Keeping your dog on a leash will help you avoid dangerous interactions with other dogs and wildlife. You need to also remember that some people have a fear of dogs and won’t be comfortable with your dog running up to them. Some people are also of course quite allergic to dogs and need to avoid them. You should always yield to other hikers and properly teach your dog to heel beside you, especially when using shared trails where mountain bikers or horseback riders may be present.

Many hiking areas including beaches and natural parks will have designated off-leash areas where you can let your dog run free. Some may be seasonal so you will need to read signs carefully. To ensure your dog’s safety and the safety of others, be sure to teach your dog voice commands so you can control them when they are unleashed. If you have several dogs, you may want to think about taking your dogs for separate hikes since it is often much more difficult to manage multiple dogs.

Clean up After your Dog

Whenever you hike with your dog, it’s also important to clean up after them. Picking up the business your dog leaves behind on the trails will not only save other hikers from inadvertently walking through it but will also help protect the local environment. Dog feces can contain harmful bacteria than can be detrimental to local wildlife and the overall ecosystem.

Unless you are certain there will be dog waste/bag stations along the trail, make sure to pack your own collection bags with you and maybe think about packing some rubber gloves if you’re squeamish about picking up after your dog and to avoid getting sick yourself.

Always dispose of your dog’s feces in trash bins if available, otherwise you can bury it at least 8 inches so long as it’s well away from campsites and other public areas. This will prevent it from affecting both people and wild animals that commonly communicate through scent marking.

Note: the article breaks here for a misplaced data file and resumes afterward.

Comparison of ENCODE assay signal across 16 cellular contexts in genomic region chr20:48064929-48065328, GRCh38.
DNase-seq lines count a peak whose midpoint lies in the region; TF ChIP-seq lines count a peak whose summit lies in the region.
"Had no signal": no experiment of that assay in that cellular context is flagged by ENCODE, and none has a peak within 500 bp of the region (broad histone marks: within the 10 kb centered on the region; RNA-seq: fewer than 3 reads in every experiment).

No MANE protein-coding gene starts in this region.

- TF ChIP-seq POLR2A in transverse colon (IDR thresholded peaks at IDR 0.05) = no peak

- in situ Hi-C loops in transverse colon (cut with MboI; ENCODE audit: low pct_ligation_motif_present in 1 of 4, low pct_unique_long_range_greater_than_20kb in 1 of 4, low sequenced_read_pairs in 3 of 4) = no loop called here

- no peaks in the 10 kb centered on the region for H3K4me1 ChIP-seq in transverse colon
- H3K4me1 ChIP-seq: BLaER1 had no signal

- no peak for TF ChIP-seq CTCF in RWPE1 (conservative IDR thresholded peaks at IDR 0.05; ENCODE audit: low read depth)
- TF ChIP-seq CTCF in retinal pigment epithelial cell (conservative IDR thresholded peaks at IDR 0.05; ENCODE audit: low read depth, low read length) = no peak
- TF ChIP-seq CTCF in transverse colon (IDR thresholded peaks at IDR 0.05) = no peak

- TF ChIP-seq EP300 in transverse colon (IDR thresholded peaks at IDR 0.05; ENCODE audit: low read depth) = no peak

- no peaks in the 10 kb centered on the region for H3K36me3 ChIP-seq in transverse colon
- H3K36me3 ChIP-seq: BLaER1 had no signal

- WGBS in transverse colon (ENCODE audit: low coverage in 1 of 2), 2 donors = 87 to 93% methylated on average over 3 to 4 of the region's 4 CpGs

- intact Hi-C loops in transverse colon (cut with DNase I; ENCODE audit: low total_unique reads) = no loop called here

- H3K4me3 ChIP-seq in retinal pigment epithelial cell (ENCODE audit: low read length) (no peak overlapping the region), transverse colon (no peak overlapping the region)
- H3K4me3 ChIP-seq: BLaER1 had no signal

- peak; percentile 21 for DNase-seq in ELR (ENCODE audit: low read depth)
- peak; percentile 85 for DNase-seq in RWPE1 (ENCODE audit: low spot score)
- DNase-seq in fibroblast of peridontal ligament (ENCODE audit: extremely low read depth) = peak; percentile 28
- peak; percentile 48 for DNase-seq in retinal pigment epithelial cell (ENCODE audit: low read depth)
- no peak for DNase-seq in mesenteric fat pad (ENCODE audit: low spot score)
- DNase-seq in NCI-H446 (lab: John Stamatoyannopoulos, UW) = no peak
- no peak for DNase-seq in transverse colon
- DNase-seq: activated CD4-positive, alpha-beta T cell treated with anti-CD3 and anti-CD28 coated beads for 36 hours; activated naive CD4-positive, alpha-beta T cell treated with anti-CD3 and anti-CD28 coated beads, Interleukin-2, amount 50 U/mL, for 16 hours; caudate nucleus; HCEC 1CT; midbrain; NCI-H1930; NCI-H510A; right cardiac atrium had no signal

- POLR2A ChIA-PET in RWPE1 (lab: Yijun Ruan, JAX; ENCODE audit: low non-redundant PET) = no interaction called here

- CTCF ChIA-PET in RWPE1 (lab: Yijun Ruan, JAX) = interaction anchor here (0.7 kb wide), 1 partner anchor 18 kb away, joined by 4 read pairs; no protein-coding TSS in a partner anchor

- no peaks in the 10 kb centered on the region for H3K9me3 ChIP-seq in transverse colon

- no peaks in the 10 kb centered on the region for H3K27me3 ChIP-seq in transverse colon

Dealing with Insects and Dangerous Wildlife

It’s safe to say that bringing your pet into nature will expose them to a number of potential natural dangers. You should be aware of the local wildlife in your area and make sure that your dog is up to date with their vaccinations and treatments for fleas, ticks, and worms. They make pet-safe insect repellent that can ward off disease carrying insects like mosquitoes.

There may also be poisonous animals on the trail such as snakes or scorpions and you must remember that your dog will not understand they are poisonous. Your dog’s curiosity often gets the better of them and they can get into some real trouble. Encounters with porcupines, coyotes, and bears can all be quite serious and encounters with skunks can be just as tragic for you as you will have to deal with the smell and spend a great deal of time bathing your dog.

There are snake aversion training classes for dogs available in many areas or you may wish to simply place a bell on your dog’s collar which will alert bears and other wildlife of your dog’s presence so they can flee well before your dog reaches them.  Pack a dog first-aid kit and know basic dog first aid so you will be able to better deal with injuries and emergencies such as snakebites.

In addition to avoiding wild animals, you also want to make sure your dog doesn’t get into any poisonous plants. Things like berries and mushrooms can be deadly to dogs if they consume them and your dog may even be able to transfer oils from poisonous plants such as poison ivy onto you if they run through it. You should also be aware of other dangers such as broken glass, dangerous holes or cliff edges, and possibly even wildlife snares or leg traps in certain wilderness areas. These are all more reasons why it’s best to keep your dog on a leash while hiking.

Give your Dog a Check-Up after Each Hike

Be sure to give your dog a thorough check-up after each outing. Just because you did not encounter any dangers yourself while hiking doesn’t mean your dog hasn’t, especially if they were let off their leash. Even if your dog was leashed, you must remember that they are much closer to the ground and can more easily encounter things you can’t.

Always make sure to give your dog breaks while out hiking and make sure your dog gets enough rest in-between hikes. Inspect them for ticks and other insects when you get back and give them a thorough bath if they have been through dense brush. Check their coats for cactus spines, burrs, thorns, and bites they may have received on the trails. Tend to any cuts or broken toe nails and visit a vet if you notice anything unusual that seems to be causing your dog distress.

Giving your dog a thorough check-up after every hike will not only keep them healthy but will also avoid them carrying anything harmful into your home which could potentially be harmful to you and your family’s health.

 

 

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Author: Michael Jerrard